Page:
Finding Better Options for Joint Repair with Regenerative Medicine


Arthritis and other forms of joint degeneration aren’t only problems for humans. Dogs suffer from joint problems as well, with damage that is often progressive and difficult to repair. Furthermore, just as humans are susceptible to injuries of the knee, dogs have similar problems with injuries of the stifle – the canine equivalent.

One of the most common injuries of the stifle is rupture of the cranial cruciate ligament (CCL). Such ruptures often also damage the tissues surrounding the CCL inside the joint, which can lead long term pain and functional problems, including arthritis. Surgery can repair the ligament, but it does not necessarily help restore other damaged joint tissues. Fortunately, the emerging field of regenerative medicine gives hope that it might be possible to generate such replacement tissues in the lab. Regenerative medicine techniques and the use of stem cells to treat joint problems in both humans and dogs is an area of explosive growth, but little evidence is in place to use stem cells safely and effectively.

In order to investigate that possibility, researchers from the School of Veterinary Medicine at Louisiana State University set out to investigate whether it might be possible to isolate the cells necessary for such an engineering project from the stifle joint itself. Their goal was to find the best source of multipotent stromal cells (MSCs), stem cell-like cells which have the potential to become a number of different types of tissue. Ideally, they hoped to locate a source of cells that was easy to access, easy to grow, and that would thrive when introduced into a damaged joint.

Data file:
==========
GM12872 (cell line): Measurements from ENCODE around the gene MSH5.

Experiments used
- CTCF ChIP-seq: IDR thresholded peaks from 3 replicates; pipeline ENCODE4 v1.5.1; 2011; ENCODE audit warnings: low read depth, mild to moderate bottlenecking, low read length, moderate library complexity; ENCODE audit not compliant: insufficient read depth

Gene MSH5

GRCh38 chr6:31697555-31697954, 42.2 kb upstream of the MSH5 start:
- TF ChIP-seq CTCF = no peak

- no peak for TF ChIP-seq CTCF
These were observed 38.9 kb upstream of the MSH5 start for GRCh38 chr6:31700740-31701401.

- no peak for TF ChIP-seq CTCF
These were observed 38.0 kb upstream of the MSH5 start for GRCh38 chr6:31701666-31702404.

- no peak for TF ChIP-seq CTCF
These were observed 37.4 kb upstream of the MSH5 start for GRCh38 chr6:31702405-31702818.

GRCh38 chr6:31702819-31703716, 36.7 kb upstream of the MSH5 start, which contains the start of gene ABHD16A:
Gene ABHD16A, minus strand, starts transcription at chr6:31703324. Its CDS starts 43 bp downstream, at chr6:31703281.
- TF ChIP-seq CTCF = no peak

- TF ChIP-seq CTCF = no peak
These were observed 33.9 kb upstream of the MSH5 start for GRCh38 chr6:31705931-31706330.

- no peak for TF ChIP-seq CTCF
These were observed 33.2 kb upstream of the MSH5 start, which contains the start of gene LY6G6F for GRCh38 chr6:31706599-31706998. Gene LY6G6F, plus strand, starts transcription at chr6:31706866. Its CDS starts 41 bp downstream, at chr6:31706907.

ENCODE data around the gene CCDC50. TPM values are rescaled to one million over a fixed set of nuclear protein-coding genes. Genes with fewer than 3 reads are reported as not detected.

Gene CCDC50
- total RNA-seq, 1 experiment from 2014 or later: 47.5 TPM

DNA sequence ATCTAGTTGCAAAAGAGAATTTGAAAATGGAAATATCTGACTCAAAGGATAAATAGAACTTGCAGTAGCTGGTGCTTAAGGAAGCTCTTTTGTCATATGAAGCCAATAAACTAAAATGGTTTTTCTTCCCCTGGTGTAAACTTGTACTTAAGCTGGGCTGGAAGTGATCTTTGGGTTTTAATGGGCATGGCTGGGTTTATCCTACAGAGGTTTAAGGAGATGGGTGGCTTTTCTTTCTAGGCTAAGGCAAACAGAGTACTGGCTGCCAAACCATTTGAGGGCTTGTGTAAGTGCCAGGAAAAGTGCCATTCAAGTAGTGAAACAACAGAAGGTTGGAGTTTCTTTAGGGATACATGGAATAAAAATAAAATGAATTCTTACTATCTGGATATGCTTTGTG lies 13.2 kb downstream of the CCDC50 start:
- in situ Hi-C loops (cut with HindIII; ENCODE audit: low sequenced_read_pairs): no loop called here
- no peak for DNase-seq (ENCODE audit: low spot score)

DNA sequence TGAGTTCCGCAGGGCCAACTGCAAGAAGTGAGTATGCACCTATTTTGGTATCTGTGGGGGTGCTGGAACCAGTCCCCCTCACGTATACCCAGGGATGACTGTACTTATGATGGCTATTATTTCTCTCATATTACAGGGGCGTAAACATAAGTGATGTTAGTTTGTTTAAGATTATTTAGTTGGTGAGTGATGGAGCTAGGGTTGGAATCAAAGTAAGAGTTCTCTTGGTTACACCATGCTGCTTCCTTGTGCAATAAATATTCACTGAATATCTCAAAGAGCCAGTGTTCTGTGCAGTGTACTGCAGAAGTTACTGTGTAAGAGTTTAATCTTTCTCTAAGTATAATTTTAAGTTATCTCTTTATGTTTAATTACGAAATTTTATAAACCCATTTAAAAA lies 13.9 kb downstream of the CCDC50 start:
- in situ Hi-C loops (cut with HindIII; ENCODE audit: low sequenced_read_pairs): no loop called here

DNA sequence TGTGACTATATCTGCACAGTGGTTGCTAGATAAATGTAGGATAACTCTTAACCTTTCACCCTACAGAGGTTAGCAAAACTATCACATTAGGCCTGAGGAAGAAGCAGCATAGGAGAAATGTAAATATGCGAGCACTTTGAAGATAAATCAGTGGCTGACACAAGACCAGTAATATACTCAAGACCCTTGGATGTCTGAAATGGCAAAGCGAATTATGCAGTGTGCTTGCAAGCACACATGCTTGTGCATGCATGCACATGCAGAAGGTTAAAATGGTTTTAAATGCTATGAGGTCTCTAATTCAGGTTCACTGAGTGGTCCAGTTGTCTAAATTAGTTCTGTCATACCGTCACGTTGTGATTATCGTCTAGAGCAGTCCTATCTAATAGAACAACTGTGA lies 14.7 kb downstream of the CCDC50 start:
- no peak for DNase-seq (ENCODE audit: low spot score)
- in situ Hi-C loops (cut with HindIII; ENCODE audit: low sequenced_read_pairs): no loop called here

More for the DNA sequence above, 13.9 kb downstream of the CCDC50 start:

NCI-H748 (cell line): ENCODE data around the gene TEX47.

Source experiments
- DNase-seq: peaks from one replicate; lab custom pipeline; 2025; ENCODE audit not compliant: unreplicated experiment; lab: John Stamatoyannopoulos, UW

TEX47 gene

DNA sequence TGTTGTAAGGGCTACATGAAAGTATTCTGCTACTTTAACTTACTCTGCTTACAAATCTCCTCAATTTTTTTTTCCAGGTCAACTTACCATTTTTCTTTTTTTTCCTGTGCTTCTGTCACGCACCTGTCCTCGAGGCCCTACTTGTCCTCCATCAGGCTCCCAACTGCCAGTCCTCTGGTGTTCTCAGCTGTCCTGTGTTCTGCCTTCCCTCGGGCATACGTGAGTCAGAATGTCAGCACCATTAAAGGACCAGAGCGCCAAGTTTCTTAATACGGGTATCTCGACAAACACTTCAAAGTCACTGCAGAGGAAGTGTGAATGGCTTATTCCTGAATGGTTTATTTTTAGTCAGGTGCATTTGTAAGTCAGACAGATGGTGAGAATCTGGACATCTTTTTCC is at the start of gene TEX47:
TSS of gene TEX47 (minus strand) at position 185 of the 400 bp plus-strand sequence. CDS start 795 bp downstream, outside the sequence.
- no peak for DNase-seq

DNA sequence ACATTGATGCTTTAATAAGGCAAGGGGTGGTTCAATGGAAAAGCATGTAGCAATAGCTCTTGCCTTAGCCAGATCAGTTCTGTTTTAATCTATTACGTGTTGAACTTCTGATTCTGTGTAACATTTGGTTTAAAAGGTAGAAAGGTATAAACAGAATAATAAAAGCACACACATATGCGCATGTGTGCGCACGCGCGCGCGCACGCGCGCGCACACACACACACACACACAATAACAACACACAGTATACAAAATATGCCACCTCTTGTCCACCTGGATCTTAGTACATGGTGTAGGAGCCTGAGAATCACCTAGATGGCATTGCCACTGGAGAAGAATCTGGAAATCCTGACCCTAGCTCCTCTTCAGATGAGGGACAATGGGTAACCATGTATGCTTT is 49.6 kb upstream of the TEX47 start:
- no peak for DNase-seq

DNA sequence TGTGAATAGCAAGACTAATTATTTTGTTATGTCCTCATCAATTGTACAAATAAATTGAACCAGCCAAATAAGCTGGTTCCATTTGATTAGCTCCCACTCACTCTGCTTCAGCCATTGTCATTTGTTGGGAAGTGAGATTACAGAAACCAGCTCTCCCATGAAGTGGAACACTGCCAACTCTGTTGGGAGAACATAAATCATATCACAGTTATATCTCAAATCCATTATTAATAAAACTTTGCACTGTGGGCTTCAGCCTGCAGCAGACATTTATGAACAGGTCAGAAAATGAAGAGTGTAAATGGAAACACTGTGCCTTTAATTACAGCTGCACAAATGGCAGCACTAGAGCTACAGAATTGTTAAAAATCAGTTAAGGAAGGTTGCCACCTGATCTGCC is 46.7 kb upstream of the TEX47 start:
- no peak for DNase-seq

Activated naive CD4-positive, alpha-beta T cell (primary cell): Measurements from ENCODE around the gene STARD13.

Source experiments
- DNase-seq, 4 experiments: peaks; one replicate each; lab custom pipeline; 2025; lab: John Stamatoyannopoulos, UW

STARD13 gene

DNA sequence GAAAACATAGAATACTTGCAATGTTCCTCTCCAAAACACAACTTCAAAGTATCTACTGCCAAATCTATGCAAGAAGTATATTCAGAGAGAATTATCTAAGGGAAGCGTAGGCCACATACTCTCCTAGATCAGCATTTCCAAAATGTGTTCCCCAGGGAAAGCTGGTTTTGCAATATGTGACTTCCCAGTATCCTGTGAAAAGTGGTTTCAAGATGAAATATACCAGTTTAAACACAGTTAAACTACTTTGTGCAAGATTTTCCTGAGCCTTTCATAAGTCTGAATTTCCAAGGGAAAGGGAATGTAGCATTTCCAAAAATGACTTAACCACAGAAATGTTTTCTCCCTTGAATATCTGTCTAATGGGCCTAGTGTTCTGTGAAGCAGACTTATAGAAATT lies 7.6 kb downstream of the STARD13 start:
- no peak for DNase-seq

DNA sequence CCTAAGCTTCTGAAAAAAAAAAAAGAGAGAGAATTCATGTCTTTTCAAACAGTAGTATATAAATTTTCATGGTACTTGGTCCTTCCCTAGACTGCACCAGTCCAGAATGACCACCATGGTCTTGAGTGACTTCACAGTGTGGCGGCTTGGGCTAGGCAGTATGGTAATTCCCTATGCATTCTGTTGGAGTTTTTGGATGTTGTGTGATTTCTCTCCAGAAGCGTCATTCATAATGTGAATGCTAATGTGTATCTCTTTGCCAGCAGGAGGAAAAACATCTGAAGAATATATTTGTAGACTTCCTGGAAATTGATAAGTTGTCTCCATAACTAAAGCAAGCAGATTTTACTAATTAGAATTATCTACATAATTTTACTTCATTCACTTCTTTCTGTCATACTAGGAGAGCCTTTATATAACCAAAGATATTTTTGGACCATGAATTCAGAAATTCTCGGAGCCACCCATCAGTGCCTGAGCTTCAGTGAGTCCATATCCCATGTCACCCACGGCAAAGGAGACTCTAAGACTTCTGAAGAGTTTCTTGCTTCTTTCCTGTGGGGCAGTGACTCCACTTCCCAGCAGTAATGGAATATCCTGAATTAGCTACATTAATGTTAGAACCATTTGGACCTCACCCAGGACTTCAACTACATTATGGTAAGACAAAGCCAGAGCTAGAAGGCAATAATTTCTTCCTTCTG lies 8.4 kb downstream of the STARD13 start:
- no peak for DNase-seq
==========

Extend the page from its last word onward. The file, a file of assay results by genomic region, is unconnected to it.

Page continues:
With the help of the AKC Canine Health Foundation, the scientists did just that. They discovered that infrapatellar adipose tissue, i.e. fatty tissue, from within the stile joint was an excellent source of MSCs. The isolated cells not only grew extremely well in culture, they were capable of differentiating into all of the types of joint tissue they might need to replace. Furthermore, they maintained that ability through more generations than MSCs grown from other types of tissue, although they still lost potency over time.

In their Veterinary Surgery article, the researchers also identified several other potential advantages for using infrapatellar adipose cells as a source of MSCs. The cells are easily accessible. They can potentially be harvested during surgery and reintroduced before the end of the procedure.  Furthermore, infrapatellar cells are somewhat isolated from other areas of the joint. That means they are likely to be found in a more primitive state than other MSCs, and that is something which can only enhance their utility.

It’s too soon to say whether or when veterinarians will be ready to use tissue grown from harvested MSCs to repair the joints of dogs with damaged stiles. However, this research provides a strong foundation for other doctors and tissue engineers to expand on. One day soon, perhaps dogs with complicated CCL ruptures will have a stronger foundation to stand on.

This work was funded by AKC Canine Health Foundation grant 1856-A.


Canine Intra-Articular Multipotent Stromal Cells (MSC) From Adipose Tissue Have the Highest In Vitro Expansion Rates, Multipotentiality, and MSC Immunophenotypes

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